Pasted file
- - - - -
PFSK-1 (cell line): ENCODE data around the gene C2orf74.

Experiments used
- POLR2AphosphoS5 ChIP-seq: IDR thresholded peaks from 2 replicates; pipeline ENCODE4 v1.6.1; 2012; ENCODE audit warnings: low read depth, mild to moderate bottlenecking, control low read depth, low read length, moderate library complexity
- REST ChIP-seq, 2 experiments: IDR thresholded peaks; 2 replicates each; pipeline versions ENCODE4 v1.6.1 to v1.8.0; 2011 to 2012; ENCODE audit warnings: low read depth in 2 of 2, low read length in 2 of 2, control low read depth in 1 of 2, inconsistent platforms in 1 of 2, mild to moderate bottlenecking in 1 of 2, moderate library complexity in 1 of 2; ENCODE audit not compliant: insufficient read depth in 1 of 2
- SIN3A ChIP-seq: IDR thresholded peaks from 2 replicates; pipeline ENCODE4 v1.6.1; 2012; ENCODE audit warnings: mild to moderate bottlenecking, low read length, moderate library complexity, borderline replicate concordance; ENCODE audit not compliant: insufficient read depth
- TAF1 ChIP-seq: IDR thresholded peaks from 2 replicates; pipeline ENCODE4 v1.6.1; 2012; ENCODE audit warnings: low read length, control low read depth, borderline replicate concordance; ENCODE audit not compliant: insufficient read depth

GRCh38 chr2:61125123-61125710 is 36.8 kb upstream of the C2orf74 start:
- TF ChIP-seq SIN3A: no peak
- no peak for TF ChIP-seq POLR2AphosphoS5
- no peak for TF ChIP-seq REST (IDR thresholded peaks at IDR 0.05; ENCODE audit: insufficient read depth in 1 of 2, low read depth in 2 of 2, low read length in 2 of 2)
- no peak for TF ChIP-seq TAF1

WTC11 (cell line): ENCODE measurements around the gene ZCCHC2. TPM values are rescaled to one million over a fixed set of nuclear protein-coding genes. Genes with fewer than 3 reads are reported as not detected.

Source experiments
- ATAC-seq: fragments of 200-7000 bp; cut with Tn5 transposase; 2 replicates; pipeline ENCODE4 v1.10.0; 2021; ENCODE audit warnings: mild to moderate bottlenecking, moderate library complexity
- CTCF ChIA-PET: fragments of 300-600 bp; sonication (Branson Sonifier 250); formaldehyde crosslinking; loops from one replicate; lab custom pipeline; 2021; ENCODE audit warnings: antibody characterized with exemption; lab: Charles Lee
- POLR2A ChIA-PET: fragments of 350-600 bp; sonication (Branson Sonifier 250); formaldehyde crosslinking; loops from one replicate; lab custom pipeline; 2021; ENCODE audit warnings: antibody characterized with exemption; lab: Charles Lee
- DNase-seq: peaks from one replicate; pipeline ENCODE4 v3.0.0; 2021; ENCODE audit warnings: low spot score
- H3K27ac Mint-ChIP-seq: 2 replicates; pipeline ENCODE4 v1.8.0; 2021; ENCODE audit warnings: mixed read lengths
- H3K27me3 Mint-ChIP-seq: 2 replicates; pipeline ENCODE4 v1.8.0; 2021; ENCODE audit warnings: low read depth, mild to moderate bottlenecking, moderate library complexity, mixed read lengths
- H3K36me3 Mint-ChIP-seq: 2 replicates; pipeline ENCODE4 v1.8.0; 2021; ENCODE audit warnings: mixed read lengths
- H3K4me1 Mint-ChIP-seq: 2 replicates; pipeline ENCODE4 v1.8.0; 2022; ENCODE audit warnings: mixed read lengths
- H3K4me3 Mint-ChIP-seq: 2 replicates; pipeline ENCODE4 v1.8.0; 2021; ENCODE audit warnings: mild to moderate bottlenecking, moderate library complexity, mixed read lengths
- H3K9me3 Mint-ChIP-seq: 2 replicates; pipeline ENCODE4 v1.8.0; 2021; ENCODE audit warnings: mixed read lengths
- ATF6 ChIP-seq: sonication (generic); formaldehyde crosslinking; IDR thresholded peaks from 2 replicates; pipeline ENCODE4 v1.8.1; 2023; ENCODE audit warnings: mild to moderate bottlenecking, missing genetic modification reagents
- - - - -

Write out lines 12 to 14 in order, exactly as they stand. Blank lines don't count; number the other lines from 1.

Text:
WTC11 (cell line): ENCODE measurements around the gene ZCCHC2. TPM values are rescaled to one million over a fixed set of nuclear protein-coding genes. Genes with fewer than 3 reads are reported as not detected.

Source experiments
- ATAC-seq: fragments of 200-7000 bp; cut with Tn5 transposase; 2 replicates; pipeline ENCODE4 v1.10.0; 2021; ENCODE audit warnings: mild to moderate bottlenecking, moderate library complexity